McGrath rarely gets that calm, though; normally he wants for his own work the prophetic enthusiasms of Whitman or Ginsberg, who also combined sometimes-radical politics with long personal digressions. Yet Ginsberg and Whitman at their best were fascinated by the individuals who made it into their poems, whether for half a book (Carl Solomon in Howl) or for a couple of lines (Whitman's soldiers, prostitutes, firefighters). McGrath almost always considers people other than himself in fairly large groups--cloud-dwellers, exploited workers, the Calusa, the old folks, the tourists. He does better with "Maizel at Shorty's in Kendall":

All shift them sugar donuts
been singing to me,
calling to me something crazy in a voice
Dolly Parton'd be proud of--Maizel, honey,
eat us up!

Notice the alphabetical acrostic (lines begin a, b, c--), a form McGrath uses three times. It suits him, since it allows for long free-verse lists. "What I loved most," he declared in Spring Comes to Chicago, "was the depth and rationality of the catalogue"; here one acrostic ("Seashells, Manasota Key") comprises nothing but catalogue, from "Abras, augers, arks and angel wings" to Zirfaea crispata.

These lists take their place among other manifestations of McGrath's exuberance: He loves to say what he sees, and he finds most of it either very attractive or ugly indeed. Poetry, Yeats said, came not from our quarrels with others, but from our quarrels with ourselves. If there's such a quarrel here, it sets McGrath's impulse to celebrate absolutely everything--cars, lightning, alligators, America--against his understandable sense that Florida, and the other forty-nine states, are resource guzzlers headed for a fall. Usually, though, these poems enact McGrath's excited quarrels with others. Of "Disney's realm of immortal/simulacra," McGrath says that it makes too easy a target "when there are nastier vermin to contest," vermin like "Orlando itself," where "the anthem of our freedom is sung by Chuck E. Cheese." There follows a three-page attack on that fast-food chain and its iconic mouse, "the monstrous embodiment of a nightmare," designed "to entice the youngest among us/to invest their lives in a cycle of competitive consumption." This lengthy philippic against a pizzeria moves beyond predictability, beyond comedy and beyond politics into a vituperation as excessive as it is entertaining: What did Chuck E. Cheese ever do to McGrath?

In poems like that one ("Benediction for the Savior of Orlando"), McGrath is at bottom a dazzling performer, as much so as the cartoon figures he says he hates, though with an admirable politics his corporate nemeses obviously lack. The standard critique of, say, TV ads (they reduce us to passive receivers) might hold just as true for McGrath's verse, which leaves us little to figure out for ourselves. "The Florida Anasazi" attacks "the alligator-headed figure known to us as The Developer who works his trickery upon the people of the tribe, pilfering communal goods, claiming to produce that which he despoils." Pound called poetry news that stays news. Is this news? Does it tell us anything unexpected, either about how to understand evil developers or about how to resist what they try to do?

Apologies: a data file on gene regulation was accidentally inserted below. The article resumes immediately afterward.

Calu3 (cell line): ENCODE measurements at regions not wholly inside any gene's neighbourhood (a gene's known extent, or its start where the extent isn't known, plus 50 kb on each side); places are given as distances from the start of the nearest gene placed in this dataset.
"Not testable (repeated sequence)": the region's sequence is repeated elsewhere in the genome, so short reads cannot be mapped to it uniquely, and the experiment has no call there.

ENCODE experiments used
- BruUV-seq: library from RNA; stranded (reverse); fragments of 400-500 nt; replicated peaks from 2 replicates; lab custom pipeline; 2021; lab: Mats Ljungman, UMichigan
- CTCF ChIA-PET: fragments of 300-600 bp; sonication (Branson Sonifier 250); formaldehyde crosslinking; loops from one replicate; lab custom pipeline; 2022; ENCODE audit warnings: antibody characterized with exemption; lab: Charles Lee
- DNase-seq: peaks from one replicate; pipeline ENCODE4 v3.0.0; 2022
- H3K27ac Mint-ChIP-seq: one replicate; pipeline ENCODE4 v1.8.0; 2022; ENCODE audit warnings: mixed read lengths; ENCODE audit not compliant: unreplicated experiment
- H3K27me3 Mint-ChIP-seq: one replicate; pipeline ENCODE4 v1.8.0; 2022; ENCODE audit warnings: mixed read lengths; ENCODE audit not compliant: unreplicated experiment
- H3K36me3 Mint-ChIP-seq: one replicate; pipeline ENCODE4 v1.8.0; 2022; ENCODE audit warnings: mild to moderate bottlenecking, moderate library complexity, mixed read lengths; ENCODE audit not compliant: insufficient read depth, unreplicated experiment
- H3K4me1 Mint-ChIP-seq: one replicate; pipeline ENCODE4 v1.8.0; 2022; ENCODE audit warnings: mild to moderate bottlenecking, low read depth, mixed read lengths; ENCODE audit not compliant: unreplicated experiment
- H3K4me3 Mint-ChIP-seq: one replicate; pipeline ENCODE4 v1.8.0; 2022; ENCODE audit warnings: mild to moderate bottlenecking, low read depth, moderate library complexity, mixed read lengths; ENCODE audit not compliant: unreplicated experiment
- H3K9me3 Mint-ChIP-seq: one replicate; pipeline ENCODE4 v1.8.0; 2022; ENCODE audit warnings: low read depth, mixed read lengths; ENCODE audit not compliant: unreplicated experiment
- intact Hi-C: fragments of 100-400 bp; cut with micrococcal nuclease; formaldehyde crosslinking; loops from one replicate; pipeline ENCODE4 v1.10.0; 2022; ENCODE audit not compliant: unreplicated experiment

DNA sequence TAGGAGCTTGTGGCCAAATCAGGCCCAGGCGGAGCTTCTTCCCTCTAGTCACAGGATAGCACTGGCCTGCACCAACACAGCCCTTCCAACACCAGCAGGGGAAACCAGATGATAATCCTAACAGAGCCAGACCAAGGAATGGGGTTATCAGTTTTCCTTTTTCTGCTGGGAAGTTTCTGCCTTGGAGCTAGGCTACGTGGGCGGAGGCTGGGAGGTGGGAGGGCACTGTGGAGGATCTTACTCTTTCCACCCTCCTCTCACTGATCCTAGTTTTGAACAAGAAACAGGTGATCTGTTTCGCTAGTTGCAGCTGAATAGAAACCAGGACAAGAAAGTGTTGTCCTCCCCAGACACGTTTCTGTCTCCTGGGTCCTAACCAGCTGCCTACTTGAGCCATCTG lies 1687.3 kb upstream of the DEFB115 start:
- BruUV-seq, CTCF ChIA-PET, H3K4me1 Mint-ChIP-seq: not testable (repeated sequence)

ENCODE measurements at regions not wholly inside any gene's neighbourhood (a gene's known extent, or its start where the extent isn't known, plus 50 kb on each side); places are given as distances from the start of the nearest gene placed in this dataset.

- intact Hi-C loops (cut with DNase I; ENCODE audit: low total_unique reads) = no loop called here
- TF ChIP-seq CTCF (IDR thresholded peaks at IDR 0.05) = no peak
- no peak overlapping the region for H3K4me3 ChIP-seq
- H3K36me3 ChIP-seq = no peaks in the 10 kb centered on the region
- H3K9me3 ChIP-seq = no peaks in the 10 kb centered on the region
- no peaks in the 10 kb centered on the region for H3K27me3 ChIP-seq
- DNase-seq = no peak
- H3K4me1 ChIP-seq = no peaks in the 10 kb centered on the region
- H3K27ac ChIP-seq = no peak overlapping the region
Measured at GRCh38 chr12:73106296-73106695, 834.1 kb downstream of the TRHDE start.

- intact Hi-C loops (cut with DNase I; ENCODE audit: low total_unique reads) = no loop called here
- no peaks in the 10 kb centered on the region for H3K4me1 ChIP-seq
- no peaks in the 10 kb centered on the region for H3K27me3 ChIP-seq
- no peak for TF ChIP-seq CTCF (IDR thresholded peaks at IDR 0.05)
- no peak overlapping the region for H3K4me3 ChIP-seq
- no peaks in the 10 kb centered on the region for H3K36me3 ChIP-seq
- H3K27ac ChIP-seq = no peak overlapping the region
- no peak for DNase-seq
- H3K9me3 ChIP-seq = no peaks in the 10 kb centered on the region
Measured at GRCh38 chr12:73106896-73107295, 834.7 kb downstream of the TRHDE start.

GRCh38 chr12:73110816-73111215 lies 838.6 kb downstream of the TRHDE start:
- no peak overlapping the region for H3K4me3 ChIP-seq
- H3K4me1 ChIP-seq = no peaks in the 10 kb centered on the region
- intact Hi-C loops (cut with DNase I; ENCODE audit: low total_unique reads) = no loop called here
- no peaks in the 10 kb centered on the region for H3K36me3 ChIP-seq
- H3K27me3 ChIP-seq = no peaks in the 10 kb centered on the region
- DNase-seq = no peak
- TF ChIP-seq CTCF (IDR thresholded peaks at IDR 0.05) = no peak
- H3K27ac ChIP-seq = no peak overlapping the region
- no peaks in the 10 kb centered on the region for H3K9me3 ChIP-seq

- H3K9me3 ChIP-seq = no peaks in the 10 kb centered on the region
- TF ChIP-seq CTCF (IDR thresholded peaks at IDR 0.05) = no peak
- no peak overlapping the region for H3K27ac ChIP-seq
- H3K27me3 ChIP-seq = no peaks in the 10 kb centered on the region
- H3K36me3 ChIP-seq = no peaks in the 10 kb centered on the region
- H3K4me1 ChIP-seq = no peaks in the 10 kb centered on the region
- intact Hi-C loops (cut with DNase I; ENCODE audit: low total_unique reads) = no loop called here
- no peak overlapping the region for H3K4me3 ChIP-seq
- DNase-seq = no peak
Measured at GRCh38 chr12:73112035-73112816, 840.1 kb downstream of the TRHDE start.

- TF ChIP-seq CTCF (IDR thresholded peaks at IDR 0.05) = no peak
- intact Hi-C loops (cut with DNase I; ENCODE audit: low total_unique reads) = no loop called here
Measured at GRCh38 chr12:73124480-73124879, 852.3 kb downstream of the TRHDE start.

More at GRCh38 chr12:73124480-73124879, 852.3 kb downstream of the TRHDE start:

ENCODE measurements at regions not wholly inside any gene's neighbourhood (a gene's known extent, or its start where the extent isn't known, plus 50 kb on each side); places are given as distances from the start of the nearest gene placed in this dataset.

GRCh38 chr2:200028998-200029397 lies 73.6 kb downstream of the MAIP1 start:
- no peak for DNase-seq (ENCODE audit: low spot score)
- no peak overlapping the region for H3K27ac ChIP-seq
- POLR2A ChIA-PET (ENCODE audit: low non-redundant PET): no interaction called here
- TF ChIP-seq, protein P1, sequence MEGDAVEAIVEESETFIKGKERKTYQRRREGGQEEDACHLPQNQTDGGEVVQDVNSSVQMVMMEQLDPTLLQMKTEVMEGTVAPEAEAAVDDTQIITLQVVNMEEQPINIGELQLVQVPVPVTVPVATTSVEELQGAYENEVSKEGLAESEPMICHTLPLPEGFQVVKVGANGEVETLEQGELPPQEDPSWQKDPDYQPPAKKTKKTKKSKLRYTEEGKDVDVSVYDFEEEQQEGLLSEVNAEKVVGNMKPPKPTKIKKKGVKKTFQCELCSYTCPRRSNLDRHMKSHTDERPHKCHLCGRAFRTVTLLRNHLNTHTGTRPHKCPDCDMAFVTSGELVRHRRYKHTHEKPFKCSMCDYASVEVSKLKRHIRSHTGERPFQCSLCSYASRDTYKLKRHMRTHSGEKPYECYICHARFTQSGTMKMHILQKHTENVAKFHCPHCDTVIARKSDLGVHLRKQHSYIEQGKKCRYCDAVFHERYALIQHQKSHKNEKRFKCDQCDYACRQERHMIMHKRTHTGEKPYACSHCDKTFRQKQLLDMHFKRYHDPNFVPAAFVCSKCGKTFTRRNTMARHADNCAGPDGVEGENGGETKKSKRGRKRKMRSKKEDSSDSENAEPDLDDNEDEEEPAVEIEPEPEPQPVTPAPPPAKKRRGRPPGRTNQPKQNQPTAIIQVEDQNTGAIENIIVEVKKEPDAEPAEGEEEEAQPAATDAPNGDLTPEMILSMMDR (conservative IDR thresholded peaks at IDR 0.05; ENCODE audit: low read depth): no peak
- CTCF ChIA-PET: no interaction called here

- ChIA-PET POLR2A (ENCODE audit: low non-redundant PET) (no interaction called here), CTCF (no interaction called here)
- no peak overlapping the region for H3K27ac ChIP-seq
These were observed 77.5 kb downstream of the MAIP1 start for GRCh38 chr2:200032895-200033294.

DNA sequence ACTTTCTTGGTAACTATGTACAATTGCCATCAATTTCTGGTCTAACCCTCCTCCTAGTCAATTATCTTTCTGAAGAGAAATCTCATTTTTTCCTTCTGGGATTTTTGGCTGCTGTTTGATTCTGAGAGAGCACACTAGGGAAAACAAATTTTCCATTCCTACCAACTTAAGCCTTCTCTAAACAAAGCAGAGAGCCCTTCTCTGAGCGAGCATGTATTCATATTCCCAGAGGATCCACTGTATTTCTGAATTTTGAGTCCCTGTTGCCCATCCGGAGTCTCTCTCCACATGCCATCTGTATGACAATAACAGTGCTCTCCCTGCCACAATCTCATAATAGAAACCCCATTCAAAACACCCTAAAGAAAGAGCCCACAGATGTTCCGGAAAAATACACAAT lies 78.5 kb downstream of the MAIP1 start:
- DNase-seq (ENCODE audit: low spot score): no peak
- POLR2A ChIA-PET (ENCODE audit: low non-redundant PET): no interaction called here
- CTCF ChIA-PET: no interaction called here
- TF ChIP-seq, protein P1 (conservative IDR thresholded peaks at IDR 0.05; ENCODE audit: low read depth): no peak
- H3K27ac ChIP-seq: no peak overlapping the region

The long poem titled "The Florida Poem" is a different, and happier, matter. In it McGrath returns to a form that can showcase his talents and neutralize most of his faults. The form is the long, research-filled essay-cum-rant, with roots (McGrath's note suggests) in Pablo Neruda's Canto General--and in McGrath's own bigger, better, earlier, funnier "Bob Hope Poem" (from Spring). Neruda in one way, and "Bob Hope" in another, tried to give the history of a continent; here McGrath contents himself with one state in the union, about which his form allows him to say, and to enjoy saying, anything at all, from the whimsical to the sarcastic to the mock-classical ode:

Sing through me, o native goddess, o sacred orange
blossom nymph, o Weeki Wachee naiad...

...

Florida: it's here!
Florida: it's here and it's for sale!
Florida: it's neat, in a weird way!
Florida: Fuckin' Fantastic!
This would be my official suggestion for a new state motto...

Much of the poem returns to familiar targets, "marketers/and technocrats and mouseketeer apparatchiks" and so on. Yet the real subject of "The Florida Poem" is not the damage such folks have done but instead McGrath's feelings about the state they have produced, with its eye-popping sights and consumerist excess, its real fun and its false Fountains of Youth:

been enticed to sw...I myself have more than once
been enticed to swim in the icy oasis of DeLeon Springs,
and have eaten at the remarkable restaurant
reputedly housed in an old Spanish mill
where they grind still the wheat
to mix the batter you pool and flip on a griddle
in the middle of your very own table.
Pancakes!
Pancakes and alligators and paddleboats and ruins
of vanished conquerors vanquished
in their turn. It's one of my favorite places in the state,
not merely for the flapjacks and historical ironies
but for the chaste fact of its beauty.

In this kind of writing, compression, obliquity, even precision, may be sacrificed for the sake of a voice. For this reason alone "The Florida Poem" is by far the best in the book. Its size lets it encompass both the obvious judgments McGrath thinks we need to hear (conquistadors bad, manatees good, "Indians...easily romanticized" yet "human, familiar with power and avarice") and the details that make those judgments entertaining even at their most predictable. (Floridian readers--especially if they speak Spanish--may call to mind aspects of their state McGrath leaves out.) Above all, "The Florida Poem" gives us the sound of a person talking: It has not only the faults but some of the virtues of what's now called "performance poetry" (a movement to which McGrath has not been linked):